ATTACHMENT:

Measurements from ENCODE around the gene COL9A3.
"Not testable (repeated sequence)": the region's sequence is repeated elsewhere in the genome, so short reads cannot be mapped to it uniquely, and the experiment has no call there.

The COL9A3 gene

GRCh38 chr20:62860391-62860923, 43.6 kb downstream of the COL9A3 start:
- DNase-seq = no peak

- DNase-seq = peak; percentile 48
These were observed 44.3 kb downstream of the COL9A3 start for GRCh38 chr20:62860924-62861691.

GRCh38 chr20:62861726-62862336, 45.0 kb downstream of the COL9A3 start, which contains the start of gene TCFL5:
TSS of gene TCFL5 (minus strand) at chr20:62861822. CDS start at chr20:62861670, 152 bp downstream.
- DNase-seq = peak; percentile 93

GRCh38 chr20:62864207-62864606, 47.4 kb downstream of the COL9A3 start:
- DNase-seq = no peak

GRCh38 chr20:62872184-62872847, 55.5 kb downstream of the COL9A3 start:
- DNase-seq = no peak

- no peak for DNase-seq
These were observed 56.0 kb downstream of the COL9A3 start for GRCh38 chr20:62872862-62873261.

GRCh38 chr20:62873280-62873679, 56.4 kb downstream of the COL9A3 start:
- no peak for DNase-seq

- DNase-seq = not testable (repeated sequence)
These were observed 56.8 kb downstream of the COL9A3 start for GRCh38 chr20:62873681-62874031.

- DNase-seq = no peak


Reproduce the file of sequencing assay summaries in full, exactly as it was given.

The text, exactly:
Measurements from ENCODE around the gene COL9A3.
"Not testable (repeated sequence)": the region's sequence is repeated elsewhere in the genome, so short reads cannot be mapped to it uniquely, and the experiment has no call there.

The COL9A3 gene

GRCh38 chr20:62860391-62860923, 43.6 kb downstream of the COL9A3 start:
- DNase-seq = no peak

- DNase-seq = peak; percentile 48
These were observed 44.3 kb downstream of the COL9A3 start for GRCh38 chr20:62860924-62861691.

GRCh38 chr20:62861726-62862336, 45.0 kb downstream of the COL9A3 start, which contains the start of gene TCFL5:
TSS of gene TCFL5 (minus strand) at chr20:62861822. CDS start at chr20:62861670, 152 bp downstream.
- DNase-seq = peak; percentile 93

GRCh38 chr20:62864207-62864606, 47.4 kb downstream of the COL9A3 start:
- DNase-seq = no peak

GRCh38 chr20:62872184-62872847, 55.5 kb downstream of the COL9A3 start:
- DNase-seq = no peak

- no peak for DNase-seq
These were observed 56.0 kb downstream of the COL9A3 start for GRCh38 chr20:62872862-62873261.

GRCh38 chr20:62873280-62873679, 56.4 kb downstream of the COL9A3 start:
- no peak for DNase-seq

- DNase-seq = not testable (repeated sequence)
These were observed 56.8 kb downstream of the COL9A3 start for GRCh38 chr20:62873681-62874031.

- DNase-seq = no peak